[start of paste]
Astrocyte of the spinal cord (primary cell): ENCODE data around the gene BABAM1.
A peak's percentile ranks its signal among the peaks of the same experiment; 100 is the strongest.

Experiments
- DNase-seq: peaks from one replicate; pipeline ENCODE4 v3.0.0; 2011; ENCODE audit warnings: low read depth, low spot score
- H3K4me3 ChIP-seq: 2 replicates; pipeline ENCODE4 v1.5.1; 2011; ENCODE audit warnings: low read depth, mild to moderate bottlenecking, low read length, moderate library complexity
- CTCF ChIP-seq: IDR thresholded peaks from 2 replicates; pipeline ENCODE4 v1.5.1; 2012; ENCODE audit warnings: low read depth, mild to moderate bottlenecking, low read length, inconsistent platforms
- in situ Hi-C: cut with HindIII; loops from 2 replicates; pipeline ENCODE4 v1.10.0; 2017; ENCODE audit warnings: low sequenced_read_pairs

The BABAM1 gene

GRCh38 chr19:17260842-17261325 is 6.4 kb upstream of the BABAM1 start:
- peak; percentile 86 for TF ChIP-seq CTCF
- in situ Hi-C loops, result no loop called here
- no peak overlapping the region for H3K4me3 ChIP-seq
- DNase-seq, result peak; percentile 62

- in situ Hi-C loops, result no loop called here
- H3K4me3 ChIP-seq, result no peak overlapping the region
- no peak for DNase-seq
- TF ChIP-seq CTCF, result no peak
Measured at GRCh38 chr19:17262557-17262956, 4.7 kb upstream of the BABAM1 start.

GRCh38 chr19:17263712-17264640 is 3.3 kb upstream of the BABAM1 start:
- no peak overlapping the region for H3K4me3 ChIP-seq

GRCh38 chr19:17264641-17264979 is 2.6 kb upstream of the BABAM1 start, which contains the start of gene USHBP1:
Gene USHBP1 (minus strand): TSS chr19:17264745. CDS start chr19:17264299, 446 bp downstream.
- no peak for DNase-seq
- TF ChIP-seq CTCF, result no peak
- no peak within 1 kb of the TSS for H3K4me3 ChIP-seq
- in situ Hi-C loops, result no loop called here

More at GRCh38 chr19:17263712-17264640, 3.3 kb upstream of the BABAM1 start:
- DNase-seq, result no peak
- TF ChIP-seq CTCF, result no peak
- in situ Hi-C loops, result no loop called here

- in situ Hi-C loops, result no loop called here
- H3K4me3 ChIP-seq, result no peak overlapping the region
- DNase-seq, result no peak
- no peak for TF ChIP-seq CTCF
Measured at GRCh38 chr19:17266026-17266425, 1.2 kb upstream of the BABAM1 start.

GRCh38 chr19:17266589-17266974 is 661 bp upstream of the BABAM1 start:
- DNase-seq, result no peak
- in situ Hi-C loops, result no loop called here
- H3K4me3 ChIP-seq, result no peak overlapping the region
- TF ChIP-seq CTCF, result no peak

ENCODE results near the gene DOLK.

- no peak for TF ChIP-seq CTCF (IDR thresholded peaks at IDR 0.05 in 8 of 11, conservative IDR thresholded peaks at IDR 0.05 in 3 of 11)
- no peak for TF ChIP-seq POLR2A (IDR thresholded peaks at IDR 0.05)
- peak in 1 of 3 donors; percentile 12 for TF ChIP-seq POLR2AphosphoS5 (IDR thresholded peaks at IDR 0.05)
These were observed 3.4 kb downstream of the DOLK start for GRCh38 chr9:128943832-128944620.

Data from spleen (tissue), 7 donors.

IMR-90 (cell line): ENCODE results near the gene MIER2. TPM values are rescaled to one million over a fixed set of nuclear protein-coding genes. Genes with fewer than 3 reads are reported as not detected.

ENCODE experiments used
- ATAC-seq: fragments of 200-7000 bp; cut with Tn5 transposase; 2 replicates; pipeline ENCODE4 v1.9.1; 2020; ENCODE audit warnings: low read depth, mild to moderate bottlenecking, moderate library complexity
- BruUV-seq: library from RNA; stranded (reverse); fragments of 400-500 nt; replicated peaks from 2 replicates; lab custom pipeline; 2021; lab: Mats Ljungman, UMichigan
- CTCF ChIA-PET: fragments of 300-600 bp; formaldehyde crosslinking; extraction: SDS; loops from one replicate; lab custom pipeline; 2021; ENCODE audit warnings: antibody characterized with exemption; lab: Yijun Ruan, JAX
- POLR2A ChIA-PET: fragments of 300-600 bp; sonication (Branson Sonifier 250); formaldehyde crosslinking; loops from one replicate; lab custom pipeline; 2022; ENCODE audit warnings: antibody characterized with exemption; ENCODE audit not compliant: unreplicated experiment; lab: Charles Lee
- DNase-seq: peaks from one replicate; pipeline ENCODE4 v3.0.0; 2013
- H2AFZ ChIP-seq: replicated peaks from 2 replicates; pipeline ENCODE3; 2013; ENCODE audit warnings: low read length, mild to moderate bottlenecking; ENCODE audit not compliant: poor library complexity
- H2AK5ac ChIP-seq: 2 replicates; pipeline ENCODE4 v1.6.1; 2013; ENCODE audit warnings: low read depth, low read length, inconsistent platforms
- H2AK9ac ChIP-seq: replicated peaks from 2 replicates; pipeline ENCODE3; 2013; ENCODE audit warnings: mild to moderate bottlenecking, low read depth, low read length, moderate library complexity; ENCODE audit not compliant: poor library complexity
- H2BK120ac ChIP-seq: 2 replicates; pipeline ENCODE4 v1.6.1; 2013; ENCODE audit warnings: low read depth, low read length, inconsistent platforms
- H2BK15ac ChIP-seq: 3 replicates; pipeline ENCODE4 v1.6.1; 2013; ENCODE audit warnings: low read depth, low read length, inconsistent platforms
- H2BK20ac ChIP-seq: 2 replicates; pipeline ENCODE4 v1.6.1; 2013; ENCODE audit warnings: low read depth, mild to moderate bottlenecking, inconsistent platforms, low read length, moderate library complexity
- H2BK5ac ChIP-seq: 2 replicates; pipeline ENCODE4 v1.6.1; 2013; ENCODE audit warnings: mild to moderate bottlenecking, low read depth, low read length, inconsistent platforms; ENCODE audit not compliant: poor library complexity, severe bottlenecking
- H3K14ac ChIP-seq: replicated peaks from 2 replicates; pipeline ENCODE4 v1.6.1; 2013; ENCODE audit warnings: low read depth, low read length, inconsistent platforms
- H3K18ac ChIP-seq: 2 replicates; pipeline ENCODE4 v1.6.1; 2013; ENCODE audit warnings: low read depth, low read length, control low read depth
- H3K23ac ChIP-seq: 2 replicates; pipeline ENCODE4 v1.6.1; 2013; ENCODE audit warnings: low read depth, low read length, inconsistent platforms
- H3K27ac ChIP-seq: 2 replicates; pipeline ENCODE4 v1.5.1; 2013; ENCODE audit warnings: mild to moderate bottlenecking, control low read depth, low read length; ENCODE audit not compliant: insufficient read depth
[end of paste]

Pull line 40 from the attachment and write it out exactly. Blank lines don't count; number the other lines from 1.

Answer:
- TF ChIP-seq CTCF, result no peak